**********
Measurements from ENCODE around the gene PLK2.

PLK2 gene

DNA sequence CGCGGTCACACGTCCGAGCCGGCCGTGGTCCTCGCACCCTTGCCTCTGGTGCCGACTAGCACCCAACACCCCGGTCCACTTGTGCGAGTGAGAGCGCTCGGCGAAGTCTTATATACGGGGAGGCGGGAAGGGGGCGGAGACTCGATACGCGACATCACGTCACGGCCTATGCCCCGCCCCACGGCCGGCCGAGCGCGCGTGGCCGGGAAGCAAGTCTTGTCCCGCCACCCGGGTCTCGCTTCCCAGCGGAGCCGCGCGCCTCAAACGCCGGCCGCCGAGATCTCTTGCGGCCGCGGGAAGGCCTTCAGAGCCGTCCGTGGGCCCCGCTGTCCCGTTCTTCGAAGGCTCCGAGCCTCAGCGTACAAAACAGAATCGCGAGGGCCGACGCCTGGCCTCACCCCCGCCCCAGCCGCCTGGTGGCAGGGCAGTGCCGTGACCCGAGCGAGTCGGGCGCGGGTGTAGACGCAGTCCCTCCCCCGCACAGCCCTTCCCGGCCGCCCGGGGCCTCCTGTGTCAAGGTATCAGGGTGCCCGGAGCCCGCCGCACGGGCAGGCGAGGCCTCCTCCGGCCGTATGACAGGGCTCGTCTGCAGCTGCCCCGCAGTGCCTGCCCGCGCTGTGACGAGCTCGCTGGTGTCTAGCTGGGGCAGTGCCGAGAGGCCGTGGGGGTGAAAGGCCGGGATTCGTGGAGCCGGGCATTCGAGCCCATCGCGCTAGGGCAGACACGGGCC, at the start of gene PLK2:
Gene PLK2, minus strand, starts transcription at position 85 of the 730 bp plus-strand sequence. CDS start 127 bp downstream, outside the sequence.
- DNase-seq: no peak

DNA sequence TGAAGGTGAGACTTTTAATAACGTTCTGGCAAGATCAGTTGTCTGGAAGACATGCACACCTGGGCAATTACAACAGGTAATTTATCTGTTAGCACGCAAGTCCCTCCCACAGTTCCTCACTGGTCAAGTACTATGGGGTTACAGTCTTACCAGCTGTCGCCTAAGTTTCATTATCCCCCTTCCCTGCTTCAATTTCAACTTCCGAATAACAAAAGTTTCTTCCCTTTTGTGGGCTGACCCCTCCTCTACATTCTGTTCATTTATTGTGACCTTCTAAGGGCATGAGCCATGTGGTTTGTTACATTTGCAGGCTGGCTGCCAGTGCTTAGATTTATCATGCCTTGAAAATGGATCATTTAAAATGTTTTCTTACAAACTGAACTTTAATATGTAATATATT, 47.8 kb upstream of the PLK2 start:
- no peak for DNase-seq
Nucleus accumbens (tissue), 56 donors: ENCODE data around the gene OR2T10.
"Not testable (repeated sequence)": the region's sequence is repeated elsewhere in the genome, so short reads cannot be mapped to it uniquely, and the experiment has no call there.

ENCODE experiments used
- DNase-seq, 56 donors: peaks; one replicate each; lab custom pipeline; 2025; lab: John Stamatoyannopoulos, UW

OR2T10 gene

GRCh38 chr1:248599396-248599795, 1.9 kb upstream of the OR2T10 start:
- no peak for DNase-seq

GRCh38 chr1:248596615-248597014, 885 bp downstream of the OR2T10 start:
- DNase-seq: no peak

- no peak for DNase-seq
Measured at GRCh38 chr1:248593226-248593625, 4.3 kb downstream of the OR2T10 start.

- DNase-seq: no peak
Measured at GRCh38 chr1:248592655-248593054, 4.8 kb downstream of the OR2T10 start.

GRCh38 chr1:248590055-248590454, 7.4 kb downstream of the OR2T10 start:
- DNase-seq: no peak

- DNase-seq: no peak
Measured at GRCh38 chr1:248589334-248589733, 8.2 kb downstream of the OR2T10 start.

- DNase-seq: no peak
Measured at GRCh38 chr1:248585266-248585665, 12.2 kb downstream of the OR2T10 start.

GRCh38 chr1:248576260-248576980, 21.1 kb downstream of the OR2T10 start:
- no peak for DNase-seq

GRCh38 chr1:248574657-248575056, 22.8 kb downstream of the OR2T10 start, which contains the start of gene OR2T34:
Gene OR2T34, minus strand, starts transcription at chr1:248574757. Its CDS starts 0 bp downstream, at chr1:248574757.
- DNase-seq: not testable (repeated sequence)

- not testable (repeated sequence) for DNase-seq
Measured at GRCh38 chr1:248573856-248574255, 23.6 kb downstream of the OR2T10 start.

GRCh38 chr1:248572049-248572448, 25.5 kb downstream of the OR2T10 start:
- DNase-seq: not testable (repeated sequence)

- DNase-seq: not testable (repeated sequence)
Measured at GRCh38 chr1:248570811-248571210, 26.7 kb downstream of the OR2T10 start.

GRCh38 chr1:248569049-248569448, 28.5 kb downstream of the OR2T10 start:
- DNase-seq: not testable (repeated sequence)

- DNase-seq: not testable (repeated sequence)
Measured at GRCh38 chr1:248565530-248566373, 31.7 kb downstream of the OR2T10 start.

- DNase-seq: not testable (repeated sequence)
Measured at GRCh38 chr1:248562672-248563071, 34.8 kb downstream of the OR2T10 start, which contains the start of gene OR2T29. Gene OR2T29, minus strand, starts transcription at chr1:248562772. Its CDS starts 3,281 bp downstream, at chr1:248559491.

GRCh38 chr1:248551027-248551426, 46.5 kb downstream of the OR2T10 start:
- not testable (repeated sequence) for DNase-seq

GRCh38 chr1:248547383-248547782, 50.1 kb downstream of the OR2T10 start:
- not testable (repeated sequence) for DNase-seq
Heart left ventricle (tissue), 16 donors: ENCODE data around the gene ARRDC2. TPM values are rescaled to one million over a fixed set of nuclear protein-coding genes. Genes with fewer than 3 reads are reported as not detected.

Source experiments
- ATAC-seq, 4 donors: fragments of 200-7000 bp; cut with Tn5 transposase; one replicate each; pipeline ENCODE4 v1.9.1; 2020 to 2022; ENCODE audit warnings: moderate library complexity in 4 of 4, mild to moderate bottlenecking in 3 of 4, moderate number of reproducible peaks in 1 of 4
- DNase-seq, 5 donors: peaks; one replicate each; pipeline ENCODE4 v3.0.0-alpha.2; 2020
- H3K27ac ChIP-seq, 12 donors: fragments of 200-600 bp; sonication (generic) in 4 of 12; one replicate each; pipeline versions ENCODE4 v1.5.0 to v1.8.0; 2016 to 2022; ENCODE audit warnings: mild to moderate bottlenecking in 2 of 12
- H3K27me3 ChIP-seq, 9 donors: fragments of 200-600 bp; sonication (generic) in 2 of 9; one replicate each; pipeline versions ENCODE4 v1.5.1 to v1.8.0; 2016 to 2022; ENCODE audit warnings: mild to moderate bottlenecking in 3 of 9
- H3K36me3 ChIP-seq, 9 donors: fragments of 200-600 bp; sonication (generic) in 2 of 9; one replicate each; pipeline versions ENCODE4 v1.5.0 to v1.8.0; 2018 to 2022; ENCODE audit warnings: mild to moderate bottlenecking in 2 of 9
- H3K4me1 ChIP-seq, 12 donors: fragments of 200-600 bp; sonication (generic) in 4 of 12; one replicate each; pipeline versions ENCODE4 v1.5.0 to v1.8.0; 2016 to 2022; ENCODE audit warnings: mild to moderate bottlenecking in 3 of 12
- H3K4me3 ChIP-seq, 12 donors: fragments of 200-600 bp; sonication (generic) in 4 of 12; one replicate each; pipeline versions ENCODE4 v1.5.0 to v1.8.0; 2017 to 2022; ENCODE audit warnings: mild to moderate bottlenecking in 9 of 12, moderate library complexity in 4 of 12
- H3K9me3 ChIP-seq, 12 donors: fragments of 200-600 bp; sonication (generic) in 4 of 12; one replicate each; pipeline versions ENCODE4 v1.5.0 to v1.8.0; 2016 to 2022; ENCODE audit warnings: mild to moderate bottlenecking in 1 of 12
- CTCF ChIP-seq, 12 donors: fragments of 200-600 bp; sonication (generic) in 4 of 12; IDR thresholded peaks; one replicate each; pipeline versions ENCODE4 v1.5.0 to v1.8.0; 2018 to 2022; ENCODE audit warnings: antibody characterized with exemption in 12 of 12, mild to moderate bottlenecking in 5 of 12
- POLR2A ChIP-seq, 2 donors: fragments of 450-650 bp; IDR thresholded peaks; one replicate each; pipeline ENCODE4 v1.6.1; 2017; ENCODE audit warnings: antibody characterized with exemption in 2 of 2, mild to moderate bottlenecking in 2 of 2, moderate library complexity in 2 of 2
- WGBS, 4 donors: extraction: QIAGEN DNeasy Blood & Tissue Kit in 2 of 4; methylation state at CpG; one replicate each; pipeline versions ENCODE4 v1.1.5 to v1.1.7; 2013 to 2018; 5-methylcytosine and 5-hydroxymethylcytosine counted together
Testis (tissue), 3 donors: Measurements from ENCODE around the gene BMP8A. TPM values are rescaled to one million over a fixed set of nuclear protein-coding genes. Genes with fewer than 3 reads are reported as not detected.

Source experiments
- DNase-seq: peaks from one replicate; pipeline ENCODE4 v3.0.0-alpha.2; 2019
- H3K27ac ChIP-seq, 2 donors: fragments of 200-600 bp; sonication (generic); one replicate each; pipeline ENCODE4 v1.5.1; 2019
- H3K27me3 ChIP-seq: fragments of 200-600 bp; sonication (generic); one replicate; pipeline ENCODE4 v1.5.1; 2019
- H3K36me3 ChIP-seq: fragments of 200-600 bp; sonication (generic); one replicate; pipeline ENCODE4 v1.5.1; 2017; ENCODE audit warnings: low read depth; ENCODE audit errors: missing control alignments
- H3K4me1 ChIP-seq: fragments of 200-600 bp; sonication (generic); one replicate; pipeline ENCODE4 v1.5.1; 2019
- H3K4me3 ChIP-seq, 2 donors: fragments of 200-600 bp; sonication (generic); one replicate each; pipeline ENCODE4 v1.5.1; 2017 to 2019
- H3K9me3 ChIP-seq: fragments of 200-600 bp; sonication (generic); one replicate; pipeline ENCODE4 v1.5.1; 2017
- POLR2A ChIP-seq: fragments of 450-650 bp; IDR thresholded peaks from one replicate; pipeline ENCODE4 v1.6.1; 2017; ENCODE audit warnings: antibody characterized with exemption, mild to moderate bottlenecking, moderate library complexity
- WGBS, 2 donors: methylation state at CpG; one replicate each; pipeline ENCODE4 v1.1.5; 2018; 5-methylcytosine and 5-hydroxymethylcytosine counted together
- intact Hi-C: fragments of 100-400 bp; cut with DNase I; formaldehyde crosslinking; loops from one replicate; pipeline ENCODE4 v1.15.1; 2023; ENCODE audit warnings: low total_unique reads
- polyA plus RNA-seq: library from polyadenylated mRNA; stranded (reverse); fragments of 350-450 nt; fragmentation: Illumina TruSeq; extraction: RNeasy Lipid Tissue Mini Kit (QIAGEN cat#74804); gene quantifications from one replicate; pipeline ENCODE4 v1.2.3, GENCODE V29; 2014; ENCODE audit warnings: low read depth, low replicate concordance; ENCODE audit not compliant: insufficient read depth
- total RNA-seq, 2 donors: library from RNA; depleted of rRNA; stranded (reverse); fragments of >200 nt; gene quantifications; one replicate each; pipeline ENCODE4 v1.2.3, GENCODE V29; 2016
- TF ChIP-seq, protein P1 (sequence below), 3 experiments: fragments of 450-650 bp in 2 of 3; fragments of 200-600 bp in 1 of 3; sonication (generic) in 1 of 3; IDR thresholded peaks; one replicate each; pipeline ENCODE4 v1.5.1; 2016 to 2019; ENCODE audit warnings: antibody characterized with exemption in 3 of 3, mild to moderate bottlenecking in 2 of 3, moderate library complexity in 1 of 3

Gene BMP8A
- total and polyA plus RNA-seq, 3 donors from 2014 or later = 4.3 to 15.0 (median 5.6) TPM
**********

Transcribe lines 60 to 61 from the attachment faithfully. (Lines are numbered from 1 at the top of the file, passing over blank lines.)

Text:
- WGBS, 4 donors: extraction: QIAGEN DNeasy Blood & Tissue Kit in 2 of 4; methylation state at CpG; one replicate each; pipeline versions ENCODE4 v1.1.5 to v1.1.7; 2013 to 2018; 5-methylcytosine and 5-hydroxymethylcytosine counted together
Testis (tissue), 3 donors: Measurements from ENCODE around the gene BMP8A. TPM values are rescaled to one million over a fixed set of nuclear protein-coding genes. Genes with fewer than 3 reads are reported as not detected.